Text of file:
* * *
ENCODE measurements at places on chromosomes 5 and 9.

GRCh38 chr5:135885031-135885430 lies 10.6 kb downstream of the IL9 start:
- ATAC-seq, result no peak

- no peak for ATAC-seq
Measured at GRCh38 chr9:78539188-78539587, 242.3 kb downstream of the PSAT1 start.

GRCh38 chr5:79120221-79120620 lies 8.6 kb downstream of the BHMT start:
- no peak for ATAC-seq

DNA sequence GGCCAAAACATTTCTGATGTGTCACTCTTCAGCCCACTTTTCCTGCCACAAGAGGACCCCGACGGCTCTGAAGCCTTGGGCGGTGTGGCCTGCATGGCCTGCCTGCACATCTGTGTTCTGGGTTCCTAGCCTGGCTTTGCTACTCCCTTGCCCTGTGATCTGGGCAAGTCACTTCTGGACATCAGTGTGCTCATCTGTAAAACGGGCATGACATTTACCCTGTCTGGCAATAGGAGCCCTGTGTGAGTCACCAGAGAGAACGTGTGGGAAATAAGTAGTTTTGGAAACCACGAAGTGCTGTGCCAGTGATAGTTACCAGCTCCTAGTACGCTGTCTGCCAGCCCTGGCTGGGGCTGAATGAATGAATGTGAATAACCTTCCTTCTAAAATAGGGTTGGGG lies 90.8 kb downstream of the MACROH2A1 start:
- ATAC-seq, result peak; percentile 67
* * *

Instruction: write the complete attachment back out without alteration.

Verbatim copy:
ENCODE measurements at places on chromosomes 5 and 9.

GRCh38 chr5:135885031-135885430 lies 10.6 kb downstream of the IL9 start:
- ATAC-seq, result no peak

- no peak for ATAC-seq
Measured at GRCh38 chr9:78539188-78539587, 242.3 kb downstream of the PSAT1 start.

GRCh38 chr5:79120221-79120620 lies 8.6 kb downstream of the BHMT start:
- no peak for ATAC-seq

DNA sequence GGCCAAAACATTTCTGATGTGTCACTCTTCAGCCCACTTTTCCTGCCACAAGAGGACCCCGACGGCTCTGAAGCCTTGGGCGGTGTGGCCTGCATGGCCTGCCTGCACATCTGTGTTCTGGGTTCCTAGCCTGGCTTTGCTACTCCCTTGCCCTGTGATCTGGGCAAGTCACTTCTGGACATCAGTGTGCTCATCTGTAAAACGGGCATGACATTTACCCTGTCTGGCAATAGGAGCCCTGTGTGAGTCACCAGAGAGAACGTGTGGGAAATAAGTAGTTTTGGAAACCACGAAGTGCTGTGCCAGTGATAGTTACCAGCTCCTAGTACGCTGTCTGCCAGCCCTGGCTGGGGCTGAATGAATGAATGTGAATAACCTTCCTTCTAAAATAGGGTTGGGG lies 90.8 kb downstream of the MACROH2A1 start:
- ATAC-seq, result peak; percentile 67